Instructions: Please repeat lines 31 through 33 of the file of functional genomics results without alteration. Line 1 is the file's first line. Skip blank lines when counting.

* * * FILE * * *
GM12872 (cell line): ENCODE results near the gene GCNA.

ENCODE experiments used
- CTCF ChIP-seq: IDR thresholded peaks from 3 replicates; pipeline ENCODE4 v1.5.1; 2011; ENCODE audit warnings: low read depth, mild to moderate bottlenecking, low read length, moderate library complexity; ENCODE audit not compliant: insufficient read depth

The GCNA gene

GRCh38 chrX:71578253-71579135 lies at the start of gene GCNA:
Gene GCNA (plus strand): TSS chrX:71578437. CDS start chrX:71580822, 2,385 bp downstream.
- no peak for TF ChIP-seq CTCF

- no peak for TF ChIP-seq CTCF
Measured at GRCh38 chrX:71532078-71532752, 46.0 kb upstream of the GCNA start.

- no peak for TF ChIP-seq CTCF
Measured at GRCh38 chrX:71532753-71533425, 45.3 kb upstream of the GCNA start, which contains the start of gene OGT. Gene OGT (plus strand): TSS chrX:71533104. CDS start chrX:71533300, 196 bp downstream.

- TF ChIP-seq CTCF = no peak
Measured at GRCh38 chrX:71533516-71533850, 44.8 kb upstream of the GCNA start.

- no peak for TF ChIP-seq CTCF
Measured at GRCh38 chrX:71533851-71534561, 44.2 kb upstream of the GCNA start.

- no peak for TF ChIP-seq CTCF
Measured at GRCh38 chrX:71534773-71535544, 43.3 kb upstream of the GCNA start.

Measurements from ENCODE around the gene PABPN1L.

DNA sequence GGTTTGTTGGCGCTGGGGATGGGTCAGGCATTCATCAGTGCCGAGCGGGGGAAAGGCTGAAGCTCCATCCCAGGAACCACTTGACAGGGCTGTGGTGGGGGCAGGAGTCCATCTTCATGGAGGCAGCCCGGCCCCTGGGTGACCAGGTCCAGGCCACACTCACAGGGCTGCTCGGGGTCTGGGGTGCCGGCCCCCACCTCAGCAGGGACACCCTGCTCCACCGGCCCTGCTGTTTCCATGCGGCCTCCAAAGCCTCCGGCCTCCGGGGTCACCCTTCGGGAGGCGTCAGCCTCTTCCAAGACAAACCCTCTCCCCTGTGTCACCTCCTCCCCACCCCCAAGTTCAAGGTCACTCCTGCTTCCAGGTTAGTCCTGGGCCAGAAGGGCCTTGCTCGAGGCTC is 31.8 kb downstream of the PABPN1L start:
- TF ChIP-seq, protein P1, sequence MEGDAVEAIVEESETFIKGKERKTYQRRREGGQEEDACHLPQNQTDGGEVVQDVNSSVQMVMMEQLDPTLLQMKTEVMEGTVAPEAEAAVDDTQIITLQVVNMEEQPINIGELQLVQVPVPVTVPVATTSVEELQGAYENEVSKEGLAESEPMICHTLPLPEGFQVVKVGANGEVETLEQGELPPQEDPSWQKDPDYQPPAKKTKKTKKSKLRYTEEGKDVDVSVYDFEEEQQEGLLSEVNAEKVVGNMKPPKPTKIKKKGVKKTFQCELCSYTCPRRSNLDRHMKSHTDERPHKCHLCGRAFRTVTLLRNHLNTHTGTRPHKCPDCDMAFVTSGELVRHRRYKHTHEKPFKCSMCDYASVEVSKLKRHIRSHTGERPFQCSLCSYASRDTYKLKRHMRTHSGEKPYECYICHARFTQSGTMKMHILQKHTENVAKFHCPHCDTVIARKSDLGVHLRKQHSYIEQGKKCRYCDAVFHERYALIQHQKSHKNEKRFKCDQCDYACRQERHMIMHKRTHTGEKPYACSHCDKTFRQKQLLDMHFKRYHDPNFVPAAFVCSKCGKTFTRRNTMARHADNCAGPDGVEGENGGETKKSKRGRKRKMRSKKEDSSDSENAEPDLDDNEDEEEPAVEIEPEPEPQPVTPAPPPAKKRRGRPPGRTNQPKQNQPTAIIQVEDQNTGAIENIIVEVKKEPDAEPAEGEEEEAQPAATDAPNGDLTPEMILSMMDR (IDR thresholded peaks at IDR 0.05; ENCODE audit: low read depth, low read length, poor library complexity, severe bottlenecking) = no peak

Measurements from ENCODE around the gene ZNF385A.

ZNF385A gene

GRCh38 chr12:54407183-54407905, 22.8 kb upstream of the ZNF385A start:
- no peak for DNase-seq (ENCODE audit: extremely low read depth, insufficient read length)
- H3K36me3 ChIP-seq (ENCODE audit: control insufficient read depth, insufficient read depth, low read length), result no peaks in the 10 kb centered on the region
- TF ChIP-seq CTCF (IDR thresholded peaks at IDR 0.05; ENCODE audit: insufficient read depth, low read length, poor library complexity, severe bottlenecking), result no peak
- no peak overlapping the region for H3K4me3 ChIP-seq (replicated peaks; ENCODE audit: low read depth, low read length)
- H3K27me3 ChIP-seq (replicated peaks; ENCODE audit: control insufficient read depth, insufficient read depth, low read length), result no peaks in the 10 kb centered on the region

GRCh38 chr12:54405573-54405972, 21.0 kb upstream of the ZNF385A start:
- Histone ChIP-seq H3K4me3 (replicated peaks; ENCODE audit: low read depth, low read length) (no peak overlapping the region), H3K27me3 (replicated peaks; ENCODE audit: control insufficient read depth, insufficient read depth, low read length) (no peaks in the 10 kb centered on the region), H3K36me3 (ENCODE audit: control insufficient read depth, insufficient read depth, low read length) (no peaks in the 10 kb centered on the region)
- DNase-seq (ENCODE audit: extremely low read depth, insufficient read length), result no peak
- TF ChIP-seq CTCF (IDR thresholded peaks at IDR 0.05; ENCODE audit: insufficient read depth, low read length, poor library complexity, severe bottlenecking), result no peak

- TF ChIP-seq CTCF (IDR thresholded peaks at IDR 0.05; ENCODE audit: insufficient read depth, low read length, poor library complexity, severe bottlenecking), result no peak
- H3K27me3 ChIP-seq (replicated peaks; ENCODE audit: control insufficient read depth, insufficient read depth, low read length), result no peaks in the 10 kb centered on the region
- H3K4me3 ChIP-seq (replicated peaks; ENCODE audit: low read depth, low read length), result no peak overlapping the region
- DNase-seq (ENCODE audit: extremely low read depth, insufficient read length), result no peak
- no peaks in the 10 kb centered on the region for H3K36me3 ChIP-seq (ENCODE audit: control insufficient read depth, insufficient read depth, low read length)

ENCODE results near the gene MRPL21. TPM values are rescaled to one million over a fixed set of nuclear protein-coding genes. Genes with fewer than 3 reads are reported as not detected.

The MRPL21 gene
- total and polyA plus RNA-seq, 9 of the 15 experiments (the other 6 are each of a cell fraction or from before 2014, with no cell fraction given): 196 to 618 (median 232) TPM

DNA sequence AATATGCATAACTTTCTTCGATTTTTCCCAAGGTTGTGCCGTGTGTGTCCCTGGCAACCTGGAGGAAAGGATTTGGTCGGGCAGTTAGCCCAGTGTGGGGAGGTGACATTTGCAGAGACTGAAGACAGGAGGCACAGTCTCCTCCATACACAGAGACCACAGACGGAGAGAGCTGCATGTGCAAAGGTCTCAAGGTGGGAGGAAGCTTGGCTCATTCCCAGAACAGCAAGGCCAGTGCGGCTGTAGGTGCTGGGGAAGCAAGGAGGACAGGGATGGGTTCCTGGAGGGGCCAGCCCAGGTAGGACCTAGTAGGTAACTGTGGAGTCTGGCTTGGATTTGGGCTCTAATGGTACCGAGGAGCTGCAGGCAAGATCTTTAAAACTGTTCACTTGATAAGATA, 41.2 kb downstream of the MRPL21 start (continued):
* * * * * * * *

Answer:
- DNase-seq (ENCODE audit: extremely low read depth, insufficient read length), result no peak
- TF ChIP-seq CTCF (IDR thresholded peaks at IDR 0.05; ENCODE audit: insufficient read depth, low read length, poor library complexity, severe bottlenecking), result no peak

- TF ChIP-seq CTCF (IDR thresholded peaks at IDR 0.05; ENCODE audit: insufficient read depth, low read length, poor library complexity, severe bottlenecking), result no peak